Our Take on NCAA Issues

Seton Hall basketball: An expert’s advice on handling Isaiah Whitehead mess

Every now and then, you hear the phrase from an old-timer who still associates Seton Hall basketball with a 1961 point-shaving scandal.

“Cheatin’ Hall.”

That disgrace scarred the athletic department’s reputation for a generation.

Friday’s revelation by Yahoo Sports, that an unscrupulous agent listed former Pirate star Isaiah Whitehead on his payroll before the guard turned pro, is a far cry from throwing games. But it could leave a nasty stain. Exactly how nasty depends, in part, on how the university proceeds from here.

Bob Zito knows the deal. The seasoned public relations executive is managing partner of the Warren-based firm IPZ, which provides “strategic and tactical solutions” for professional athletes, media talent and entertainers. Among his past credentials: helping to build the New York Stock Exchange’s brand.

Gannett New Jersey asked Zito how he would advise Seton Hall, Whitehead and the NCAA as the FBI’s investigation into recruiting practices continues to rock college basketball.

“One of the big things in any situation like this — whether you’re a college, a basketball team or a Fortune 500 company — transparency is so important,” Zito said. “There are hundreds of (reporters) out there who will find someone to talk to them. You have to be transparent so no one can shoot at it. You can’t hide anything anymore.”

Seton Hall issued the following statement Friday afternoon: “We are aware of the Yahoo! Sports report. We have taken steps proactively to reach out to the NCAA and the BIG EAST Conference, and while we have not been contacted by investigators, we will be conducting our own internal review.”

Zito praised the statement as a good start. Fact-gathering always should be the first step.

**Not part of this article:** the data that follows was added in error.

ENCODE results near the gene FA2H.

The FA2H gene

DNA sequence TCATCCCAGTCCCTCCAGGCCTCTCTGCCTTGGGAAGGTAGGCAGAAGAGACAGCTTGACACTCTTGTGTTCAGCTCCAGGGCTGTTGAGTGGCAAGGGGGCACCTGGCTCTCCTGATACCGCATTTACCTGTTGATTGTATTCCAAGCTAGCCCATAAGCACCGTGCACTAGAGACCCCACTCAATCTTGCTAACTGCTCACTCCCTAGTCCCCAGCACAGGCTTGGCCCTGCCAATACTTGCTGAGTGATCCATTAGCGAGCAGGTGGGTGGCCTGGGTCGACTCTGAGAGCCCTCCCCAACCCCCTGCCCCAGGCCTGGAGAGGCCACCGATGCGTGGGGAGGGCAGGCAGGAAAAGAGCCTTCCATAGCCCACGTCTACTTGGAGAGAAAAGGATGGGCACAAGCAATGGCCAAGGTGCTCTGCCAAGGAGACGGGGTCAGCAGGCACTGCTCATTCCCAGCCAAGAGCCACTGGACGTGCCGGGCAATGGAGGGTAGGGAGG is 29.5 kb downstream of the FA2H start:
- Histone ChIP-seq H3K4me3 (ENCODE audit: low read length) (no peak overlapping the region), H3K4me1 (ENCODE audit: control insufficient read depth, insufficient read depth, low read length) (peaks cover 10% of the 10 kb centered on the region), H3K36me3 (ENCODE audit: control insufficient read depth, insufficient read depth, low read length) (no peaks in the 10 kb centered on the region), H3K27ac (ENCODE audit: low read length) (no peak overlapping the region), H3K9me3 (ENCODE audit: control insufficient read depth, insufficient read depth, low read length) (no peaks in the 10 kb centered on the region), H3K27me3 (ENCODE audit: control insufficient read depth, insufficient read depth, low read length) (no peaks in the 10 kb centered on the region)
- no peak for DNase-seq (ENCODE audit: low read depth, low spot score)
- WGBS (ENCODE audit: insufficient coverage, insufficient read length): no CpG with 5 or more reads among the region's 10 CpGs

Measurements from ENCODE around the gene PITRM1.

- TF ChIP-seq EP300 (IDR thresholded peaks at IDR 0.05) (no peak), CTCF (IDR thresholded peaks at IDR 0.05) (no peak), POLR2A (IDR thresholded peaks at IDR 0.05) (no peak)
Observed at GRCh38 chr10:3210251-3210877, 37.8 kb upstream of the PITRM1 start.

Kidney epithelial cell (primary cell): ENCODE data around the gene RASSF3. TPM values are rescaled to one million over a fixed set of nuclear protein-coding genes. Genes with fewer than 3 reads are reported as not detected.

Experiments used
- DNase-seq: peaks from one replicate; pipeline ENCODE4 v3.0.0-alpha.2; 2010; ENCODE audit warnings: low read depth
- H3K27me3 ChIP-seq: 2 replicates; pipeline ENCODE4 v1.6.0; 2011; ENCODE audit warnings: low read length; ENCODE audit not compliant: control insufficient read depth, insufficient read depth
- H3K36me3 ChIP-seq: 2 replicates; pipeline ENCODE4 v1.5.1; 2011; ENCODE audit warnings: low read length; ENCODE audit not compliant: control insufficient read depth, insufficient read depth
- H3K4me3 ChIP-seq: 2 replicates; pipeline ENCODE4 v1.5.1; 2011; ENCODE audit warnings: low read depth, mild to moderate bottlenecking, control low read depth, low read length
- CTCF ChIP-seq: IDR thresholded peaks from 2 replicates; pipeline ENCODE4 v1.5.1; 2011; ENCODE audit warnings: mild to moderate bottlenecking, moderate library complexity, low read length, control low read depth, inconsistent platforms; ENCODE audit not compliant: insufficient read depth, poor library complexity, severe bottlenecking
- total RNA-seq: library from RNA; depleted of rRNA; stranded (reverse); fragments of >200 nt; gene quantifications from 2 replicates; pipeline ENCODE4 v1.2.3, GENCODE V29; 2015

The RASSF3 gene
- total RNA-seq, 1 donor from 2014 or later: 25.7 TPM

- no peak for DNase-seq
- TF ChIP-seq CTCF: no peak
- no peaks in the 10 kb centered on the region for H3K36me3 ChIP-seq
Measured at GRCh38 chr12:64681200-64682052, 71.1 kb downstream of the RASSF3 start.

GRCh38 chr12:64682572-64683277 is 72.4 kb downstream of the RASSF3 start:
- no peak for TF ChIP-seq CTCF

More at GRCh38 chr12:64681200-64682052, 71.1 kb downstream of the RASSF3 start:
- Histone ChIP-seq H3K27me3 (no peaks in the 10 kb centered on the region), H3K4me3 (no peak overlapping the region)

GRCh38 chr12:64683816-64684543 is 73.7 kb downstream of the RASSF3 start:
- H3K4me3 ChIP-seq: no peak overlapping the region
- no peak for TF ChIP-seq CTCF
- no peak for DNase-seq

“What Seton Hall has done so far is the exact right thing,” he said. “No. 1, you have to do your own internal review. That internal review has to be done by someone who is independent, but someone who knows what’s going on (in the sport).”

By independent, Zito means an investigator “who is not affiliated with the university,” he said. “That would be smart for Seton Hall.”

Speaking generally about someone in Whitehead’s position, Zito recommends telling the truth about agent relationships and letting the public assess a broken system.

“It’s, ‘Here’s what I did when I was 15, 16 years old, because that probably is the age when it starts,’” he said. “But he’s probably going to have to throw someone under the bus to do that, because my guess is it probably wasn’t his idea.”

So, expose whose idea it was.

“Young basketball players, people realize these kids are going to make money and latch onto them, give them bad counsel and steer them one way or another, and it’s just an ugly thing,” he said.

As for the NCAA, Zito recommends admitting failure as a starting point.

“Anybody involved in college basketball, quietly you know this stuff is going on, how it works,” he said. “The NCAA has turned a deaf ear to it.”

Each of his suggestions has a common thread: Transparency. That’s the first step toward earning public trust. As Seton Hall learned decades ago, that trust can be hard to regain.

FOUR NAGGING QUESTIONS

Here are four questions hanging over the program as the FBI investigation and Seton Hall’s internal probe unfold.

1. Did anyone employed by Seton Hall play a part in arranging for Whitehead to receive money from the agency ASM Sports?

2. Is there documentation that Hall head coach Kevin Willard knew about Whitehead’s ties to ASM while he was a student?

3. Did former assistant coach Tiny Morton’s reported $9,500 loan from ASM take place during his one season on the Pirates’ staff (2014-15)?

4. What impact, if any, does this have on the morale and focus of the current Hall team as it pursues a third straight NCAA Tournament appearance, especially given the seniors’ continued friendship with Whitehead?

View the story online.

Paul Christensen Signed By Atlanta United 2

IPZ Athlete Inks First Professional Deal